Although for many years manufacturers have produced what are virtually replicas of the 'Works' racing machines, for sale to the general public, if is true to say that no machine captured the interest of the motor cyclist so vividly as the first production version of the Honda 4 cylinder. Already a legend in racing circles, the Honda 4 had represented a serious challenge ,whenever it appeared in International events. With riders such as the late Bob MacIntyre, Jim Redman and Mike Hailwood, the 4 demonstrated its supremacy on frequent occasions, irrespective of whether the 125 cc, 250 cc, 350 cc or 500 cc version was raced. Even the previously unbeaten multi-cylinder Italian models no longer had their own way and were hard put to continue racing under truly competitive terms.

At the end of 1967 Honda withdrew from racing and commenced work on a road going version of their in-line 4, scaled up to 750 cc. Without question it was designed to be the number one 'Superbike', a position it has occupied since its introduction in 1969. In engine layout it follows the lines of the racing machines closely, a feature heightened by the use of four carburetors and four sets of exhaust pipes and silencers, two on each side of the machine. A speedometer calibrated up to 150 mph and a tachometer with the red band commencing at 8500 rpm completed the 'street racer' effect, which led to such a peak of interest that over 61,000 Honda 750 cc 4's were sold IN THE USA ALONE in just over three years. In Britain, the 750 model was first imported during January 1970, designated the model CB 750. It enjoyed a similar reception from discerning motor cyclists and soon became a fairly familiar sight on the roads, even though most only saw its rapidly disappearing rear view. It is still in production today, substantially unchanged in outward appearance, although greatly improved as the result of an incredible number of modifications aimed at making a good product even better. The Honda Motor Company Limited has an uncanny knack of producing the right machine at the right time and establishing yet another trend for others to follow. The 750/4 was no exception.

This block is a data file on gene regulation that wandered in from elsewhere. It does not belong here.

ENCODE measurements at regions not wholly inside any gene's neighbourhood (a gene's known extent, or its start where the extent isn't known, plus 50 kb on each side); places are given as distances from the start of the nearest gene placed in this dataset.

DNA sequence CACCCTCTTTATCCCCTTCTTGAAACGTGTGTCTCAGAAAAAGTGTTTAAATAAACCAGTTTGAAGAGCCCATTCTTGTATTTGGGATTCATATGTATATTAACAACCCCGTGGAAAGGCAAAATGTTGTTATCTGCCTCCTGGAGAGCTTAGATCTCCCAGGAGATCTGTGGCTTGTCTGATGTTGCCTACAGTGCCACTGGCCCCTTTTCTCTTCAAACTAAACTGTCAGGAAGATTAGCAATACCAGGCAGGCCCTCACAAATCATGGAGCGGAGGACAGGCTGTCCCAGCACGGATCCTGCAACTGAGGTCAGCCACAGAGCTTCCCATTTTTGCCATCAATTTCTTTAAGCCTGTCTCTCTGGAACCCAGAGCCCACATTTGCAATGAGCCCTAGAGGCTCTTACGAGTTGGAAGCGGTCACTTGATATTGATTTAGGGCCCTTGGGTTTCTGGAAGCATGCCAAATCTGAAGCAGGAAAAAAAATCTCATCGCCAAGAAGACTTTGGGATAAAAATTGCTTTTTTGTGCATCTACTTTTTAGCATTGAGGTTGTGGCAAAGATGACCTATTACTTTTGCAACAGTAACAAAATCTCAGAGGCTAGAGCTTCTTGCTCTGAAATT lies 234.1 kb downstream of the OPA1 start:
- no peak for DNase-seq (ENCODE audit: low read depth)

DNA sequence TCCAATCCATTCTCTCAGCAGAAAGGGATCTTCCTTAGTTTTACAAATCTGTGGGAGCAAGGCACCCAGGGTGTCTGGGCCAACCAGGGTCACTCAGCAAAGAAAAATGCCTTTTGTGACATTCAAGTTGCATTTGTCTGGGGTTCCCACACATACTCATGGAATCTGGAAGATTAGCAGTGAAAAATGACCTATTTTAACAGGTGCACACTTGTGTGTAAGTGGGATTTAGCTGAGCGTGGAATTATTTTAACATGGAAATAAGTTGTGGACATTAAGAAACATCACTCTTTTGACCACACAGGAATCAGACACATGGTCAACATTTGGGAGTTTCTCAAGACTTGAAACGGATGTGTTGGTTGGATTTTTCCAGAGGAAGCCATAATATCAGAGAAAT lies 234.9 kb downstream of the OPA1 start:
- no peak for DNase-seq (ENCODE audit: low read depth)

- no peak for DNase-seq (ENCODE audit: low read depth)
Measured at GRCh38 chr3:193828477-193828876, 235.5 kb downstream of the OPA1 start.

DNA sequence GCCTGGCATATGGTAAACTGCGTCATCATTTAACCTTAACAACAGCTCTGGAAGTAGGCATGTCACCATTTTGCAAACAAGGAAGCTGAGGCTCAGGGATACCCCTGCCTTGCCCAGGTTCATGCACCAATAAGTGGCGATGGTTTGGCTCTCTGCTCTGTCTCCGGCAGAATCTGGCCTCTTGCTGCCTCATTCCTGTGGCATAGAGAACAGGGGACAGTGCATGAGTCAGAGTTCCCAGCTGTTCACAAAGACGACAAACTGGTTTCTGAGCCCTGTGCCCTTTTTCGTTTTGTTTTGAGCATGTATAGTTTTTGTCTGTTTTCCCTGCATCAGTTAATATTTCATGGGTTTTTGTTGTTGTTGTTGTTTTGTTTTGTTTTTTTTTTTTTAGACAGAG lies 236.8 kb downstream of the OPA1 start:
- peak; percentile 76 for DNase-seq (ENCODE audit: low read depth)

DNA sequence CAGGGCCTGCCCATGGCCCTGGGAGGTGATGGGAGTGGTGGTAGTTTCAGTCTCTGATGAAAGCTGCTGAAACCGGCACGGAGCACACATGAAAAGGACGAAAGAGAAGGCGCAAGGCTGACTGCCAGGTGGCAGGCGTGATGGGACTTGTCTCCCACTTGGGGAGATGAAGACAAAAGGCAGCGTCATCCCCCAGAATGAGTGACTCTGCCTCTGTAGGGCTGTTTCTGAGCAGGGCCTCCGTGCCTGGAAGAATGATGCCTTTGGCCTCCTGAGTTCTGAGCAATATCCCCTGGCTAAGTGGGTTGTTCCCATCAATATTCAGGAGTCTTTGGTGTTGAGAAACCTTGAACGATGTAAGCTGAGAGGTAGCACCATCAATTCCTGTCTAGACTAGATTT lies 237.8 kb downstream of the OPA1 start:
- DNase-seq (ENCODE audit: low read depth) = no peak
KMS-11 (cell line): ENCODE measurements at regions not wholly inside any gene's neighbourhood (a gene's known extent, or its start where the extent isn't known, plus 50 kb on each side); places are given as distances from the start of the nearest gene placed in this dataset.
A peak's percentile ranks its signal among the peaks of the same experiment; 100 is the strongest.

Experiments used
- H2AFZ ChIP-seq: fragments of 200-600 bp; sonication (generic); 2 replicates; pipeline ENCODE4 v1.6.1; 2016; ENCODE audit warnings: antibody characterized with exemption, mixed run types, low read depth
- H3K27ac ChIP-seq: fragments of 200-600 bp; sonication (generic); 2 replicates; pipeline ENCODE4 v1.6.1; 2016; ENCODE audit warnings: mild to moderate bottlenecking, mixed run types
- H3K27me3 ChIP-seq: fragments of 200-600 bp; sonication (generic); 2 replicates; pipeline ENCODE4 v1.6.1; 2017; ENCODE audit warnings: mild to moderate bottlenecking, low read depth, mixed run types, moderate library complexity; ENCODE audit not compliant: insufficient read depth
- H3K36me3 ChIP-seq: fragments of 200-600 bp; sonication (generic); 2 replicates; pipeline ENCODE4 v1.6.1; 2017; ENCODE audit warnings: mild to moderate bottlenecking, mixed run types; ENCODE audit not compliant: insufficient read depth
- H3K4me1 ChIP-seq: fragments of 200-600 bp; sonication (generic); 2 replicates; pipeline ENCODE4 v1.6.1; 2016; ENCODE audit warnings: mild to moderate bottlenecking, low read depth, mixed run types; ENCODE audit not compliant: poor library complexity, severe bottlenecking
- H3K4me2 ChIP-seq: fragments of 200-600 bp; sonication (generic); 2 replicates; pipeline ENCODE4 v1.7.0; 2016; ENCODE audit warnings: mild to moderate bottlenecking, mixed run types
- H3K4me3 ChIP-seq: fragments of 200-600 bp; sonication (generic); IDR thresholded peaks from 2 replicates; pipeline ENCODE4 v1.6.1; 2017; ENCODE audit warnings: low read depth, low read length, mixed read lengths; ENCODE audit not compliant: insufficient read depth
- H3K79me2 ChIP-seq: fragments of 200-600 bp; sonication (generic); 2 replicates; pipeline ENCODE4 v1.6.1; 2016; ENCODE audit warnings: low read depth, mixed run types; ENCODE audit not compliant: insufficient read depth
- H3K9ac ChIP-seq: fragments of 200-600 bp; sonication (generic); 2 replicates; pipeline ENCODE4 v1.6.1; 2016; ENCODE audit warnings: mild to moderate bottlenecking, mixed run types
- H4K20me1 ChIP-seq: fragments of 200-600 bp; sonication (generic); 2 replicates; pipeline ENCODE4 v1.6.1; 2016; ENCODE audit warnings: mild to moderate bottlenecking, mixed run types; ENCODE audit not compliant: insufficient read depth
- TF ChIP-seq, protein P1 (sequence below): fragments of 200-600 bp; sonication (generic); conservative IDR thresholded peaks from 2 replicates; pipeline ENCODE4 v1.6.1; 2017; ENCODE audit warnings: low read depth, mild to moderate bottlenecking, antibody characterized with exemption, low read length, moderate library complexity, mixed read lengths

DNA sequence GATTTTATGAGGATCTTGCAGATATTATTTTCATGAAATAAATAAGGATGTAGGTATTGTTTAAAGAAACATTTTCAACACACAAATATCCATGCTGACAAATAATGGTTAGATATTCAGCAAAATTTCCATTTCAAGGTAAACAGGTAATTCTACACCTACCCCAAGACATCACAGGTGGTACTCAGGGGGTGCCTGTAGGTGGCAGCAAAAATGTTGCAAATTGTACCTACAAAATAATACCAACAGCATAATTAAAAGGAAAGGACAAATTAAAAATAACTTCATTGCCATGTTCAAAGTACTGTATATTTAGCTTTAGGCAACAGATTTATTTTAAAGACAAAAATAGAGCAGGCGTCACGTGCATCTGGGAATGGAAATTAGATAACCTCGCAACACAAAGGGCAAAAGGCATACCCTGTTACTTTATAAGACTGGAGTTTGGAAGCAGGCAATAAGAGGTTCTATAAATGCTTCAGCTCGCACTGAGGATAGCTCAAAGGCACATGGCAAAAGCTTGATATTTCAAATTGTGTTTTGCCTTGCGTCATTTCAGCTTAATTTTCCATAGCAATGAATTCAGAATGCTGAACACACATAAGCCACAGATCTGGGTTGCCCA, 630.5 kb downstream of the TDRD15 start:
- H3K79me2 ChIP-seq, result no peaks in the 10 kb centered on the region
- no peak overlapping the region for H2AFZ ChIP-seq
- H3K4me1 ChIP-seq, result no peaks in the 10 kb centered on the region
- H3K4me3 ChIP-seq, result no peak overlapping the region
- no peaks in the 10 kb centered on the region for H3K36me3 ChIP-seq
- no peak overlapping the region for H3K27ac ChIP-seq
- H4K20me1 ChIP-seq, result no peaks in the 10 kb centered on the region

Against a background of rumours of Honda's return to GP road racing, the CB 750F model was introduced. It incorporated Honda's new styling, giving it the 'cafe racer' image. The four-into-one exhaust, and rear disc brake were the most obvious external changes. Other minor changes have were also made, bringing this popular model up to date for the mid '70s.

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